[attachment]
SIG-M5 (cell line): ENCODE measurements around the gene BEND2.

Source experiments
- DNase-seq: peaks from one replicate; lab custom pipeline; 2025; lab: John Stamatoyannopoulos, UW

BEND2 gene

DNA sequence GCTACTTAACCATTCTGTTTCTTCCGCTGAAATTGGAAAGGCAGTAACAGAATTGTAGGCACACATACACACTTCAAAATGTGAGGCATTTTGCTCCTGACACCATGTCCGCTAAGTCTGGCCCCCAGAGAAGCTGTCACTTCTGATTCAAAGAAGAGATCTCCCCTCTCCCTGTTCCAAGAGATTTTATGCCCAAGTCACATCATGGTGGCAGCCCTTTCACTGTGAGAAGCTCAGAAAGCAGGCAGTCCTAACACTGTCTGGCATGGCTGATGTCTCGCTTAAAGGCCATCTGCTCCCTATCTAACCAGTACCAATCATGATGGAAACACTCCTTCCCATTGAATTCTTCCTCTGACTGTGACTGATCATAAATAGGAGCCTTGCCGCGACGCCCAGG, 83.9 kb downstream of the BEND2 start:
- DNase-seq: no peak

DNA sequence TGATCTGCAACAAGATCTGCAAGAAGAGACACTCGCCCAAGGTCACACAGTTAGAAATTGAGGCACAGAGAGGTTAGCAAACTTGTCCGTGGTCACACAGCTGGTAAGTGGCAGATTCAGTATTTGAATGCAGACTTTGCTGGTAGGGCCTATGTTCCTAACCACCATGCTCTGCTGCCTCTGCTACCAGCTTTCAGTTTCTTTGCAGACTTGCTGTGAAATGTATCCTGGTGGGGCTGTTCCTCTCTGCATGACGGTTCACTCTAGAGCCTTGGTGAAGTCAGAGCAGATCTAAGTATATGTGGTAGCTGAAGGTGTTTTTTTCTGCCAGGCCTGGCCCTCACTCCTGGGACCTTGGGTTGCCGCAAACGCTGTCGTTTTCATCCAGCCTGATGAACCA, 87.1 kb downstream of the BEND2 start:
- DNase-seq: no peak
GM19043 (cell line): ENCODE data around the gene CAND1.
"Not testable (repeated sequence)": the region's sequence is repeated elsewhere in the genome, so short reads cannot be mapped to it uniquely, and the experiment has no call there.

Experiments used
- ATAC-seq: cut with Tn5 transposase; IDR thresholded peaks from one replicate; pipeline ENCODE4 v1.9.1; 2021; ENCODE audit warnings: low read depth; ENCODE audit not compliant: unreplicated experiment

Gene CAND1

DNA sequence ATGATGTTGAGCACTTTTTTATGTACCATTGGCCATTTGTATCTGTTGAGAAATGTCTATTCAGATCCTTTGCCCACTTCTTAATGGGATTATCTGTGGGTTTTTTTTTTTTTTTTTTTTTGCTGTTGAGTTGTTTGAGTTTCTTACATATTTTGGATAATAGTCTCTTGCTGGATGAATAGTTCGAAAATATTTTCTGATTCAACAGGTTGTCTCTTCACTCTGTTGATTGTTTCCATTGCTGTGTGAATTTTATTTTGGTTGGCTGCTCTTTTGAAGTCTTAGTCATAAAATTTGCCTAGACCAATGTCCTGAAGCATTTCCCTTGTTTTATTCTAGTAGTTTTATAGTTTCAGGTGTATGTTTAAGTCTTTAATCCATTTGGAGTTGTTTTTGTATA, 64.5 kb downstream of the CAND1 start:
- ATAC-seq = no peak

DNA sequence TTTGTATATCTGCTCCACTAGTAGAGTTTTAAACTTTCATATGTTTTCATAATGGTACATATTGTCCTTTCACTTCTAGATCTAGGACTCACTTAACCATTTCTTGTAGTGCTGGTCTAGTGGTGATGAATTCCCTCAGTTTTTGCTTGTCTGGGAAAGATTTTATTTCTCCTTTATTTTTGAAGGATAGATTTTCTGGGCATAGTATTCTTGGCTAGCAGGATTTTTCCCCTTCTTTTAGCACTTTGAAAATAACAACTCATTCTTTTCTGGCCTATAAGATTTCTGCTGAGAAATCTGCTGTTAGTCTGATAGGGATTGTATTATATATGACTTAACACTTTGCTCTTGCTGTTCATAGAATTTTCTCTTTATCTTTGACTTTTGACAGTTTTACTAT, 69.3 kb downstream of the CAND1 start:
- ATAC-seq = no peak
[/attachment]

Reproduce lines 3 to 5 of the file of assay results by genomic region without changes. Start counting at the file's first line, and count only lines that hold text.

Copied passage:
- DNase-seq: peaks from one replicate; lab custom pipeline; 2025; lab: John Stamatoyannopoulos, UW

BEND2 gene

DNA sequence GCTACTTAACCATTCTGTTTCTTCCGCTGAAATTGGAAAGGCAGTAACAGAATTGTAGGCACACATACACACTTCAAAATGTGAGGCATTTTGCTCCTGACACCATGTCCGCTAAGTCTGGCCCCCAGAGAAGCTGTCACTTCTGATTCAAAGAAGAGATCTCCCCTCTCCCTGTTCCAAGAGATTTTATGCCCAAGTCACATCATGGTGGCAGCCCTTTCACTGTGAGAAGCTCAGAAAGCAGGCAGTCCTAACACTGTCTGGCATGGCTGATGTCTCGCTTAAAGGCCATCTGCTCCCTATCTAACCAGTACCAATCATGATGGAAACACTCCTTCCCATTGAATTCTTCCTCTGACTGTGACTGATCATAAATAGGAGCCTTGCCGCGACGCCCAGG, 83.9 kb downstream of the BEND2 start: